15. This is something you don’t want to hear after going to school 80 percent of your life. You will need a four-year college education to succeed in this career field. Now more than ever because mechanics can no longer depend on their expertise of their trade to make a living as my generation has done. Today’s world demands that you must learn to interface with a very broad spectrum of people, trades, and management using new technology. Who of us 10 years ago would believe that today’s mechanic would be inspecting an aircraft wearing a computer? College will stretch your mind while improving your writing and communication skills. Without those skills you will be lost in a world of instant communications and your future career will be a question mark not an explanation mark!
  16. You must participate in your career outside of the hangar or line station. This means you must join an aviation maintenance organization that will give you access to current information. Leaders need to know what is happening both in your own backyard and in the world. You need to be active in that organization and be a positive force for change and not a magazine reader. You and your job exist in a global marketplace. Don’t you think it would be a good idea to know what your competition is doing?
  17. Since the FARs set the standards for our profession, and our profession is constantly changing, then it stands to reason that the rules must change to fit the new work environment. I am always amazed that mechanics do not think they can influence the federal government to make the necessary changes happen. Their excuses vary from being too small, too weak, or too few in numbers. And the worst excuse of all, “we are just mechanics.” It sounds like they are apologizing for being an A&P. It drives me nuts! Right now, the two-year IA renewal rulemaking is on track all because two guys from PAMA wanted to make it happen. I don’t care if you are the poster boy for “Introvert International” you can be that army of one and make a difference. Start by reading Part 11, Section 11.61. It’s an eye-opener!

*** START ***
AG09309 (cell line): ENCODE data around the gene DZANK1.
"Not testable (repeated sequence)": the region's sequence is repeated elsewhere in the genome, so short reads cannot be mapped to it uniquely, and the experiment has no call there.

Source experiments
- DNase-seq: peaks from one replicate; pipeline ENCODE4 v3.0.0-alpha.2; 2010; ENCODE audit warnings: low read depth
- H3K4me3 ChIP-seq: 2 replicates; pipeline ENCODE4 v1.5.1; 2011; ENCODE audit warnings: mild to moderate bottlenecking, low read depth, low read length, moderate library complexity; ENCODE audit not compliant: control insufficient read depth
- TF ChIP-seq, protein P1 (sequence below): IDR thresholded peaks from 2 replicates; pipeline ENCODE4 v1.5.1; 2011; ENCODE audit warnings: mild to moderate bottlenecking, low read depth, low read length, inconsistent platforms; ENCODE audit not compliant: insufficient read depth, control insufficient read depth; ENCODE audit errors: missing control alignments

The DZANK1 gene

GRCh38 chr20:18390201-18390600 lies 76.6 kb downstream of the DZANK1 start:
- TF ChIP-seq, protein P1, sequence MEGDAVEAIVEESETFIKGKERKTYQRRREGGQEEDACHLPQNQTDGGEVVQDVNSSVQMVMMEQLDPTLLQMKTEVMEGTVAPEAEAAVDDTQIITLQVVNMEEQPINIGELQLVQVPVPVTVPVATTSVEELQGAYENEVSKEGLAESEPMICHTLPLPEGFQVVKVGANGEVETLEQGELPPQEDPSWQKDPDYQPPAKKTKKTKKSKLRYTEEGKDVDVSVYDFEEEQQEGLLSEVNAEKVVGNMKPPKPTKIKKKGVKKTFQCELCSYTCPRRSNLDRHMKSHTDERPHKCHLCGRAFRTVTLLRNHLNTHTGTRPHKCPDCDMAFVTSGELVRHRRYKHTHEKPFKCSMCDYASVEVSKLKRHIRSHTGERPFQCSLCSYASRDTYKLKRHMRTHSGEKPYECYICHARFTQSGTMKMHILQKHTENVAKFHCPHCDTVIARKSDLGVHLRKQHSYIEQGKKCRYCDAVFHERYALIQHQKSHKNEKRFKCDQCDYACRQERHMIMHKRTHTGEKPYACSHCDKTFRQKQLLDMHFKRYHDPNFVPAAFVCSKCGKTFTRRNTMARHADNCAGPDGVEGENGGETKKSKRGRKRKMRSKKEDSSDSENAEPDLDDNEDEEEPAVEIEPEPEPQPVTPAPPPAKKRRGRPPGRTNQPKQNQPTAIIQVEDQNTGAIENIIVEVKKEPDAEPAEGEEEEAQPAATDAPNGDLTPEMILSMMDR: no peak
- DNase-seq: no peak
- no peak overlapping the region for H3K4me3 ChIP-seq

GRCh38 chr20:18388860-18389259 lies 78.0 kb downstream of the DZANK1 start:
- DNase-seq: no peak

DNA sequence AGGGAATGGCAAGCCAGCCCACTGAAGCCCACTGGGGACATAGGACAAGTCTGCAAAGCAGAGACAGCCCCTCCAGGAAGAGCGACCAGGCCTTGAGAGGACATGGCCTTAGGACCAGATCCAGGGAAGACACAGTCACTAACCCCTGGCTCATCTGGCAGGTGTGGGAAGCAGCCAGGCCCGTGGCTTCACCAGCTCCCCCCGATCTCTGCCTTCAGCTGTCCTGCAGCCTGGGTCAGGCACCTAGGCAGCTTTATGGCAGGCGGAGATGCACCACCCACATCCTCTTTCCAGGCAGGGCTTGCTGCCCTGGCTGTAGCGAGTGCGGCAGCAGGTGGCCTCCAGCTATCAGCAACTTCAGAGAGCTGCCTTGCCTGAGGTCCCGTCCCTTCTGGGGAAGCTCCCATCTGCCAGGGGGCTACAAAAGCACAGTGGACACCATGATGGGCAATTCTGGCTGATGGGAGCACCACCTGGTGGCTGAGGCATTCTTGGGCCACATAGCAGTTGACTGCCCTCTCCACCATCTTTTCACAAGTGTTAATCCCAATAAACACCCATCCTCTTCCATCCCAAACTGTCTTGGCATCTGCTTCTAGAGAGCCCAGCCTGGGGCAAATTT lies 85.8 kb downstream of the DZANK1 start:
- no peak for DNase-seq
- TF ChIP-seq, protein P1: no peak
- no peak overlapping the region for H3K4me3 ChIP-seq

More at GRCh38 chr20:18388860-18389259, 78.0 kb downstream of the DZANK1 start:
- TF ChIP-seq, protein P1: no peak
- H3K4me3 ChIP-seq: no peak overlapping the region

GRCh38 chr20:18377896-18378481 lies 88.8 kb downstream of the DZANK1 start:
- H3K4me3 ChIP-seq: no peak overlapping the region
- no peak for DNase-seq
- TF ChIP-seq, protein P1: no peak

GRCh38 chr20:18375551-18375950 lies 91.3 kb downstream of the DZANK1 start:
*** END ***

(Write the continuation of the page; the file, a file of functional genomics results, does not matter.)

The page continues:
18. Never pass up an opportunity to become smarter. If offered additional training by your company, grab it. I don’t care if it is budget or inventory control. Like President Lincoln said, “It is better to have the education and not need it, than to need it and not have it.”
  19. Aviation is a very small world. It pays to build up a network of friends and professional contacts over the years. Save every business card you get and make sure you have your own business card even if you are so brand new that you have a maximum of two safety wire holes in each hand. You never know when you could help someone get a job or maybe someone will return the favor when you need a soft landing spot.
  20. Find the old, smart guy in your shop and befriend him. Listen to what he has to say. Yes, he will bore you to death with some of his stories of the good old days. Put up with his abuse because he envies your youth. But if you hang in there every now and then he will drop in your lap that tidbit of knowledge, that special insight that will open a brand new door of opportunity for you to step through.

In closing some might see this article as an old man’s rant or an ego trip. A rant it might be but it’s not an ego trip because my doctor will tell you that my ego is a lot smaller than my prostrate. I only offer these lessons learned at face value. Use what you can, discard what you don’t need. However, I would be interested in hearing from you if you found any of my life’s lessons worthwhile. Contact me. I will be on the web. But you don’t have to contact me right away. Let’s make it the day after, when you notice your father’s hand coming out of your shirt sleeve.